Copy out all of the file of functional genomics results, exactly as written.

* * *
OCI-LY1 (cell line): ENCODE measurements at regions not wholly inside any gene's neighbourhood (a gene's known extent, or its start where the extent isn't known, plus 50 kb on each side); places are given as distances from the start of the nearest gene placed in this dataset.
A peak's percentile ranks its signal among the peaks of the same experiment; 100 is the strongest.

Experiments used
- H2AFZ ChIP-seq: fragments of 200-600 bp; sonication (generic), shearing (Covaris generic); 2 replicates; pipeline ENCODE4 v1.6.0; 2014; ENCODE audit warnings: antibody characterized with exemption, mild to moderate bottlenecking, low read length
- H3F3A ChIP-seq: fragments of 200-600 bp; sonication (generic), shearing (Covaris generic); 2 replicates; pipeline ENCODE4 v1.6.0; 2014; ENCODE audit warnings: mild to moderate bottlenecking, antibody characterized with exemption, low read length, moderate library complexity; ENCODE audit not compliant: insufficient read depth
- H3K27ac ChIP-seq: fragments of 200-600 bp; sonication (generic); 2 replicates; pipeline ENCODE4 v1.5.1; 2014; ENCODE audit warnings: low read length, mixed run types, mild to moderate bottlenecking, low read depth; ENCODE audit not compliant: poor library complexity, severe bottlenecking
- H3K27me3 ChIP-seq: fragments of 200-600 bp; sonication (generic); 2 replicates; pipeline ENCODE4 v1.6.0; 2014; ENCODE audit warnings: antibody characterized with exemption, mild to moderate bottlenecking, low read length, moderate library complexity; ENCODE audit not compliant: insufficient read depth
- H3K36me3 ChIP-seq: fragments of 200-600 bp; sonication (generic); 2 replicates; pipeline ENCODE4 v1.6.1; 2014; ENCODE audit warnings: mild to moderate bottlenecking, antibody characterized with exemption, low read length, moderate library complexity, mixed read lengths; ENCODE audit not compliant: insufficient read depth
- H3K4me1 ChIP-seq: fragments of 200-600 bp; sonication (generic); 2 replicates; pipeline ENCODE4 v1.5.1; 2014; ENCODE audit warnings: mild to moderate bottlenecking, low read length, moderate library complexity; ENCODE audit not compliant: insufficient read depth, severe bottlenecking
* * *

OCI-LY1 (cell line): ENCODE measurements at regions not wholly inside any gene's neighbourhood (a gene's known extent, or its start where the extent isn't known, plus 50 kb on each side); places are given as distances from the start of the nearest gene placed in this dataset.
A peak's percentile ranks its signal among the peaks of the same experiment; 100 is the strongest.

Experiments used
- H2AFZ ChIP-seq: fragments of 200-600 bp; sonication (generic), shearing (Covaris generic); 2 replicates; pipeline ENCODE4 v1.6.0; 2014; ENCODE audit warnings: antibody characterized with exemption, mild to moderate bottlenecking, low read length
- H3F3A ChIP-seq: fragments of 200-600 bp; sonication (generic), shearing (Covaris generic); 2 replicates; pipeline ENCODE4 v1.6.0; 2014; ENCODE audit warnings: mild to moderate bottlenecking, antibody characterized with exemption, low read length, moderate library complexity; ENCODE audit not compliant: insufficient read depth
- H3K27ac ChIP-seq: fragments of 200-600 bp; sonication (generic); 2 replicates; pipeline ENCODE4 v1.5.1; 2014; ENCODE audit warnings: low read length, mixed run types, mild to moderate bottlenecking, low read depth; ENCODE audit not compliant: poor library complexity, severe bottlenecking
- H3K27me3 ChIP-seq: fragments of 200-600 bp; sonication (generic); 2 replicates; pipeline ENCODE4 v1.6.0; 2014; ENCODE audit warnings: antibody characterized with exemption, mild to moderate bottlenecking, low read length, moderate library complexity; ENCODE audit not compliant: insufficient read depth
- H3K36me3 ChIP-seq: fragments of 200-600 bp; sonication (generic); 2 replicates; pipeline ENCODE4 v1.6.1; 2014; ENCODE audit warnings: mild to moderate bottlenecking, antibody characterized with exemption, low read length, moderate library complexity, mixed read lengths; ENCODE audit not compliant: insufficient read depth
- H3K4me1 ChIP-seq: fragments of 200-600 bp; sonication (generic); 2 replicates; pipeline ENCODE4 v1.5.1; 2014; ENCODE audit warnings: mild to moderate bottlenecking, low read length, moderate library complexity; ENCODE audit not compliant: insufficient read depth, severe bottlenecking